Preview Love Rides A Dark Horse by Gill Landry.
Love Rides A Dark Horse by Gill Landry
Townes Van Zandt famously said, “there’s only two kinds of music: the blues and zippety doo-dah.” Gill Landry’s recent release, Love Rides A Dark Horse is most certainly not “zippety doo-dah.” Though Landry describes his writing as blues, this isn’t really a blues album in the accepted sense. Instead, it is a collection of songs that observe the human condition from a very low ebb. The record is aptly titled, whatever Landry was going to call it, the word “dark” is essential. There is no better way to describe his lyrics. Brooding and maudlin also spring to mind. However, it’s not all hopelessness. To quote Landry now, “I try to purge hard times in song.” He says the record is “a map out of darkness”. If you seek deep emotions in music, this is the record for you.
How did Landry get to such a bleak place? Two years ago he had found love and was set to be married but artistically he felt dissatisfied. He left The Old Crow Medicine Show to go solo but soon afterwards he found himself alone in love also. With no marriage and wondering what next musically, he went off to the Washington coast where he wrote most of the songs completing the album on his return to Nashville.
‘Scripted Love’ is the song that sums up the album. Landry muses about how we set ourselves unrealistic expectations that are doomed never to be met. Comparisons with Tom Waits or Leonard Cohen are inevitable, “no-one will ever be enough for your scripted love” he sings, the outcome itself feels inevitable too. The distant trumpet is almost playing ‘Last Post’.
Perhaps the lowest point comes with the sparseness of ‘Bird in a Cage’. The imagery is of being trapped in this unremitting gloom. The pedal steel accompaniment is perfect. ‘Broken Heart & Things We’ll Never Know’ has Landry, quite understandably, wondering about what might have been, “another man will take her hand”. The piano is just perfect. ‘The Only Game in Town’ opens with a lilting pedal steel that gives the song a country feel. The lyrics aren’t any happier though.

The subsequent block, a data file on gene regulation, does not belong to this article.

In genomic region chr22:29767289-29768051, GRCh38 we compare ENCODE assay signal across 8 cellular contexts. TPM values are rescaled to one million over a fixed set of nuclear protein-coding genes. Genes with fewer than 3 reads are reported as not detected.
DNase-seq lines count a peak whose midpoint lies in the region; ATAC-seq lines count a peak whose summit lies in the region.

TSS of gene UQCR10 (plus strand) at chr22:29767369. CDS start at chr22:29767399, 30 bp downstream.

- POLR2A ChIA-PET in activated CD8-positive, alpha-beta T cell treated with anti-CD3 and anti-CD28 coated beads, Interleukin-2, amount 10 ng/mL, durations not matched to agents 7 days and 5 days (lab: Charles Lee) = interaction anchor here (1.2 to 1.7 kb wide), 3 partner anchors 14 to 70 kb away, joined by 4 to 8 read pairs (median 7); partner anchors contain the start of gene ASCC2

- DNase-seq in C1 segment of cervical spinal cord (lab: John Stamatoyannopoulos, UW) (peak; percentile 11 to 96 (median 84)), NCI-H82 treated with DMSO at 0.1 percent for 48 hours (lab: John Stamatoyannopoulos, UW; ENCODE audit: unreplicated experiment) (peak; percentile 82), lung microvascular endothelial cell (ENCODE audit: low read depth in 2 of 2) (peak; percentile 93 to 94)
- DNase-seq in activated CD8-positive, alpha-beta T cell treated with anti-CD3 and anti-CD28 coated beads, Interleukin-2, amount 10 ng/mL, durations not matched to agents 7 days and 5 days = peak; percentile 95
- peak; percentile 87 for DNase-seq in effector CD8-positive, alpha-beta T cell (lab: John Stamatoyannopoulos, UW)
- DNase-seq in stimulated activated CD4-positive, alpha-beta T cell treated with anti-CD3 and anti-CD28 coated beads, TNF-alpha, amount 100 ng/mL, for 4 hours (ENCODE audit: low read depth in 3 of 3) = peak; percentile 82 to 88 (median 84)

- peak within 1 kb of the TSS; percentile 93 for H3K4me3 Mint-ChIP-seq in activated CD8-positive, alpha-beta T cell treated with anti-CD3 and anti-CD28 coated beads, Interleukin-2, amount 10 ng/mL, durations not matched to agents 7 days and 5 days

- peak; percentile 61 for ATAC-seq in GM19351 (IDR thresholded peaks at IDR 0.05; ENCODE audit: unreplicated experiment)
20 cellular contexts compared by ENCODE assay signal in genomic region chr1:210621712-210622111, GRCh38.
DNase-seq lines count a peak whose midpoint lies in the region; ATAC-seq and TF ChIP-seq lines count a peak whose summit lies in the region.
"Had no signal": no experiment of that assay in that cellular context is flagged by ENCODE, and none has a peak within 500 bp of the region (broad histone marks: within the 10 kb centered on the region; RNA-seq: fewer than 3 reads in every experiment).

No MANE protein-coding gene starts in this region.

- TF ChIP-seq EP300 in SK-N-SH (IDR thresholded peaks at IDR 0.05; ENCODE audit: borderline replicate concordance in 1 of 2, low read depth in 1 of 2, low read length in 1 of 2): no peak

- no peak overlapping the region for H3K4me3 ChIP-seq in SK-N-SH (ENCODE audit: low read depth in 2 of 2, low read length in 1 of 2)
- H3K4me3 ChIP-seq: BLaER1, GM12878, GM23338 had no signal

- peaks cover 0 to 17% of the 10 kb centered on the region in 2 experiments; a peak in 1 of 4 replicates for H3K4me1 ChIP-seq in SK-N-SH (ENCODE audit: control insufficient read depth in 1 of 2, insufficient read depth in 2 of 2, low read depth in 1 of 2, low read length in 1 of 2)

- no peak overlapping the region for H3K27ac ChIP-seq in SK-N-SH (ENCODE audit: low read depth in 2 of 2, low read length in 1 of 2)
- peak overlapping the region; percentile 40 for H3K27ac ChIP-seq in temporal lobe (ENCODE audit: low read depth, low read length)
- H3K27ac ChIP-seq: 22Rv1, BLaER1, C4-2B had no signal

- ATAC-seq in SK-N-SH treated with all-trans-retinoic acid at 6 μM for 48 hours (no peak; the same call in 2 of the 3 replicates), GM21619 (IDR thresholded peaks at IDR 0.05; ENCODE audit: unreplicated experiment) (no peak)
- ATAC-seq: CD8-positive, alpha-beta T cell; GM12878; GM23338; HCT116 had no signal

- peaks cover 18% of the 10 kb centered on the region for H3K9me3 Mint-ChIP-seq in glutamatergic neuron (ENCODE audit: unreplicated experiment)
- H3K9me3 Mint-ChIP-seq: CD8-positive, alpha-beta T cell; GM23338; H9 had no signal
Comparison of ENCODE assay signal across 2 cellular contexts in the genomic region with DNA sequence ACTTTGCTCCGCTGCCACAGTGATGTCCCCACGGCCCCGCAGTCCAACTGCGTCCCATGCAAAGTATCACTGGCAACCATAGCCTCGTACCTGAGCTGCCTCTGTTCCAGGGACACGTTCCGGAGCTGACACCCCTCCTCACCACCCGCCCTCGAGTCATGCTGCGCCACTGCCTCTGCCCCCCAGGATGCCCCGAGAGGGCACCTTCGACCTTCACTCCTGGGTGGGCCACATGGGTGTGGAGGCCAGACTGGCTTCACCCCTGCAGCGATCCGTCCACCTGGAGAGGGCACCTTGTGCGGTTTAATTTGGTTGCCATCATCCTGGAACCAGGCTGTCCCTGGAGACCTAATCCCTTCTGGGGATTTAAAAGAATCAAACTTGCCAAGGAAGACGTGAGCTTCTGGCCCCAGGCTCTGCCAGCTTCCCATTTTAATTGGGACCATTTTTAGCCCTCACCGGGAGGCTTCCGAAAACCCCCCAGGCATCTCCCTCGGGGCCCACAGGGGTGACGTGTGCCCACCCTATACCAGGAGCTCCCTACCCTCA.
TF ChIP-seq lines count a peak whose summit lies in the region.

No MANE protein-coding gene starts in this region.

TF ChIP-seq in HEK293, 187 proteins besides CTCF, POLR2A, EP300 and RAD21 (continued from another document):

There are a couple of songs with a slightly faster tempo; opener ‘Denver Girls’, swirls the listener into the album with its arrangements and ‘Berlin’ puts the pedal steel to a more upbeat purpose but his mood certainly hasn’t lifted. At least in the latter Landry appears to have moved into the acceptance stage.
The final two songs move from introspection to Landry’s relationships in a broader sense. ‘The Real Deal Died’ is about how he thinks about the superficiality of contemporary culture. Not a lot; the mournful harmonica alone makes that clear. In ‘The Woman You Are’ he finds someone who shares similar views.
Love Rides A Dark Horse shows how Gill Landry defies any attempt to be pigeonholed into a musical style. He does far more by bringing the listener deep into his own mind. He shares his troubles because he’s not the only person who’s gone through these emotions and others may feel less alone having listened to him.